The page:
Share our expertise

Look for ‘stretch’ opportunities to advance your career

speaker-audience.jpg

Career development doesn’t end the day you land a job and it shouldn’t start again only when you decide to look for your next role. Nor does it involve only formal courses – although these can be beneficial from time to time. True career development continues throughout your working life and one simple way to ensure your skills advance is through stretch opportunities in your existing role.

Stretch opportunities are tasks or projects that are slightly beyond your current skill or knowledge level and therefore allow you to ‘stretch’ by improving your capabilities. By stepping outside your comfort zone and committing to your professional development you not only grow your skills but you become a more valued employee. When the time comes, you also have additional skills that help you stand out in the job market.

If you want to develop in this way, firstly work out what skills and capabilities you need to improve. Look at your current job responsibilities as well as the responsibilities of the next role you aspire to. What do you need to work on to reach your goal?

Then look for relevant projects or tasks that will stretch your skills in the right direction. Talk to your boss about how you can become involved.

Make sure you look for opportunities that stretch you one step beyond your current skill level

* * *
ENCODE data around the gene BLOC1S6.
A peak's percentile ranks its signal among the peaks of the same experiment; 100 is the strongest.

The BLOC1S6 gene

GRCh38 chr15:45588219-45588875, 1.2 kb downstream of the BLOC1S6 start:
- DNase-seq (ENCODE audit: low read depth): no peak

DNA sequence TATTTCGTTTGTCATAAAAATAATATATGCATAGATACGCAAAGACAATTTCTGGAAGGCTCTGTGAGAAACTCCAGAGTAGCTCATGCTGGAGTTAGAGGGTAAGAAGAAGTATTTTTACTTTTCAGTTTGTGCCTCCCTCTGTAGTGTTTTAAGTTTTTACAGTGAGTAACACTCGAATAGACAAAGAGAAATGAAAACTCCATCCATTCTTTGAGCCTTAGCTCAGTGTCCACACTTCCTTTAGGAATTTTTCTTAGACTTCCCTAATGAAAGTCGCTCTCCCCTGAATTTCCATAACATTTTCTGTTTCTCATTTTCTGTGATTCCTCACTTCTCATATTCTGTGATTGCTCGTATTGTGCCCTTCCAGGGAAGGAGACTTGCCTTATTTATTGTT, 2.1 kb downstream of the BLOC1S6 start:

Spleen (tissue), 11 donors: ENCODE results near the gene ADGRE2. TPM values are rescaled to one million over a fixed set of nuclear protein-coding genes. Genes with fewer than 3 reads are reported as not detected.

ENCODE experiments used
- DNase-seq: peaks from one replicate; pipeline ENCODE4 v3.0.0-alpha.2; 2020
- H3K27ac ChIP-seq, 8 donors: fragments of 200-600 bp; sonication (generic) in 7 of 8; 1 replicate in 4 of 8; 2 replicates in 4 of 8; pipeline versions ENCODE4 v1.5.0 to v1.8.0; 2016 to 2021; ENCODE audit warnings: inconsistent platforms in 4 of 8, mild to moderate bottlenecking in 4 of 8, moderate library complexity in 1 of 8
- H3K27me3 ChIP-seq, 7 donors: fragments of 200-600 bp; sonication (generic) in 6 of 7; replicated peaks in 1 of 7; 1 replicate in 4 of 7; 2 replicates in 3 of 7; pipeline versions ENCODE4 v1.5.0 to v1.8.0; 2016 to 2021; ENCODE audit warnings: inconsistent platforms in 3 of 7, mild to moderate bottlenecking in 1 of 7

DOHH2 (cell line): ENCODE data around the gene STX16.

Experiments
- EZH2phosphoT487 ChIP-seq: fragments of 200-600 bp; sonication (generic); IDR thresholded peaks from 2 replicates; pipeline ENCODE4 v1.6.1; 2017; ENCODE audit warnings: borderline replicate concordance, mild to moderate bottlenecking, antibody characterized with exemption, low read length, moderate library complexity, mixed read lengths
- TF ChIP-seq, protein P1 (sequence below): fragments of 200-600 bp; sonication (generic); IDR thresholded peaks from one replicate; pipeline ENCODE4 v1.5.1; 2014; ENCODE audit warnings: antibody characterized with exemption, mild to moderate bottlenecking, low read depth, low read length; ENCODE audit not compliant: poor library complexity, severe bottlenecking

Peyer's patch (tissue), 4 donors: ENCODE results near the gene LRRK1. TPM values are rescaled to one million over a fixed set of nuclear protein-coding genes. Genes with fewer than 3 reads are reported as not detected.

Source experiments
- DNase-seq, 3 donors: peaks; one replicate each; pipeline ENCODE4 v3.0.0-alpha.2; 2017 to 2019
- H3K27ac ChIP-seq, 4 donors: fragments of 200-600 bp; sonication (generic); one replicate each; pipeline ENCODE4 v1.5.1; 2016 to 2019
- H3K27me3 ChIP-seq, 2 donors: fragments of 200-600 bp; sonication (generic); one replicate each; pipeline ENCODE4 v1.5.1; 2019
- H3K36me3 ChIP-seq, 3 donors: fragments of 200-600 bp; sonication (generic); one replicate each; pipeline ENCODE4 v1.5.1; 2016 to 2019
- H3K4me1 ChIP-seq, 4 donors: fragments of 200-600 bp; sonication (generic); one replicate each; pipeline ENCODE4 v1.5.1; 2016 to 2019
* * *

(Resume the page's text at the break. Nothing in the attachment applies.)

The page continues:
Make sure you look for opportunities that stretch you one step beyond your current skill level – you don’t want to volunteer for a task or project that requires an impossibly huge step forward or that will overwhelm you. It’s a fine balance between gently stretching your skills and pushing yourself too far.

Therefore it’s a good idea to start with smaller short-term tasks or projects. For example, if you want to develop your research and presentation skills, and know that your boss is looking to add a new system or technology to the workplace, ask if you can research and present to staff the benefits of this change.

You can also look at a task your boss is struggling with – can you take on some responsibility for it while growing your skills at the same time? For example, if there’s a regular report that your boss finds time consuming could you work out a better process for collecting the data and write the draft for her/him?

Most companies realise that developing their staff is not just a valued employee benefit but one that aids staff retention and builds a high-performance culture. So don’t be afraid to have an open conversation with your boss about how you can ‘stretch’ your skills.

|